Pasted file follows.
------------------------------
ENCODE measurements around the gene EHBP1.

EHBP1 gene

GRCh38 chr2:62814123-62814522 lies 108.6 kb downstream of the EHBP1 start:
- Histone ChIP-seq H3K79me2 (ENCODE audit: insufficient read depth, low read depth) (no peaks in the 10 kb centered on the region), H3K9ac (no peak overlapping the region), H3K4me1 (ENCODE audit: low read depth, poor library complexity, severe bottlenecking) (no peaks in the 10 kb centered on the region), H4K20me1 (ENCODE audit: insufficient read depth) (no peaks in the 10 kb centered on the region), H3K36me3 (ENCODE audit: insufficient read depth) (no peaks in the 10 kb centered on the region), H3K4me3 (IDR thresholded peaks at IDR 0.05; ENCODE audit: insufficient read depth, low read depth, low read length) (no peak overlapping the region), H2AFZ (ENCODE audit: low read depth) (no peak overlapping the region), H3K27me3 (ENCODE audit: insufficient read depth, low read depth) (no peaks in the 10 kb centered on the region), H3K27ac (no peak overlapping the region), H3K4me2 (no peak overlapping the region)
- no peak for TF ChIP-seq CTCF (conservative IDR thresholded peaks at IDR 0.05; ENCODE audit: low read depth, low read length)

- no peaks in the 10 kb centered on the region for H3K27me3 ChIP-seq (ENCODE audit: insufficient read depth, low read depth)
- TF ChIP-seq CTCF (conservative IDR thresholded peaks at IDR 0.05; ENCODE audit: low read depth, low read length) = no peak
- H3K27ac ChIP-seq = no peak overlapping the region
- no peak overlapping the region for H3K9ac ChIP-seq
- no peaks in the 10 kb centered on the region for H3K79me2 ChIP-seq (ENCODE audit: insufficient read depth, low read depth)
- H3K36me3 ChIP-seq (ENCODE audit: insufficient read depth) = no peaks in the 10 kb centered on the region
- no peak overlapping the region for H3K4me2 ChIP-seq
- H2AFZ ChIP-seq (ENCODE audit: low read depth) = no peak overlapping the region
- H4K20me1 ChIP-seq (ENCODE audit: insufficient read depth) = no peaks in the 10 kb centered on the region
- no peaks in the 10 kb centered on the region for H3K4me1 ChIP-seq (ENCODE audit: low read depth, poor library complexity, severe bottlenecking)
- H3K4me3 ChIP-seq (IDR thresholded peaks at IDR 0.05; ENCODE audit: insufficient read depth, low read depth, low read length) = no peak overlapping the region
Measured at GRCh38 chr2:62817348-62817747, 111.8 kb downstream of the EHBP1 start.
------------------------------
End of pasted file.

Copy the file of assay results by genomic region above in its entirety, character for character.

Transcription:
ENCODE measurements around the gene EHBP1.

EHBP1 gene

GRCh38 chr2:62814123-62814522 lies 108.6 kb downstream of the EHBP1 start:
- Histone ChIP-seq H3K79me2 (ENCODE audit: insufficient read depth, low read depth) (no peaks in the 10 kb centered on the region), H3K9ac (no peak overlapping the region), H3K4me1 (ENCODE audit: low read depth, poor library complexity, severe bottlenecking) (no peaks in the 10 kb centered on the region), H4K20me1 (ENCODE audit: insufficient read depth) (no peaks in the 10 kb centered on the region), H3K36me3 (ENCODE audit: insufficient read depth) (no peaks in the 10 kb centered on the region), H3K4me3 (IDR thresholded peaks at IDR 0.05; ENCODE audit: insufficient read depth, low read depth, low read length) (no peak overlapping the region), H2AFZ (ENCODE audit: low read depth) (no peak overlapping the region), H3K27me3 (ENCODE audit: insufficient read depth, low read depth) (no peaks in the 10 kb centered on the region), H3K27ac (no peak overlapping the region), H3K4me2 (no peak overlapping the region)
- no peak for TF ChIP-seq CTCF (conservative IDR thresholded peaks at IDR 0.05; ENCODE audit: low read depth, low read length)

- no peaks in the 10 kb centered on the region for H3K27me3 ChIP-seq (ENCODE audit: insufficient read depth, low read depth)
- TF ChIP-seq CTCF (conservative IDR thresholded peaks at IDR 0.05; ENCODE audit: low read depth, low read length) = no peak
- H3K27ac ChIP-seq = no peak overlapping the region
- no peak overlapping the region for H3K9ac ChIP-seq
- no peaks in the 10 kb centered on the region for H3K79me2 ChIP-seq (ENCODE audit: insufficient read depth, low read depth)
- H3K36me3 ChIP-seq (ENCODE audit: insufficient read depth) = no peaks in the 10 kb centered on the region
- no peak overlapping the region for H3K4me2 ChIP-seq
- H2AFZ ChIP-seq (ENCODE audit: low read depth) = no peak overlapping the region
- H4K20me1 ChIP-seq (ENCODE audit: insufficient read depth) = no peaks in the 10 kb centered on the region
- no peaks in the 10 kb centered on the region for H3K4me1 ChIP-seq (ENCODE audit: low read depth, poor library complexity, severe bottlenecking)
- H3K4me3 ChIP-seq (IDR thresholded peaks at IDR 0.05; ENCODE audit: insufficient read depth, low read depth, low read length) = no peak overlapping the region
Measured at GRCh38 chr2:62817348-62817747, 111.8 kb downstream of the EHBP1 start.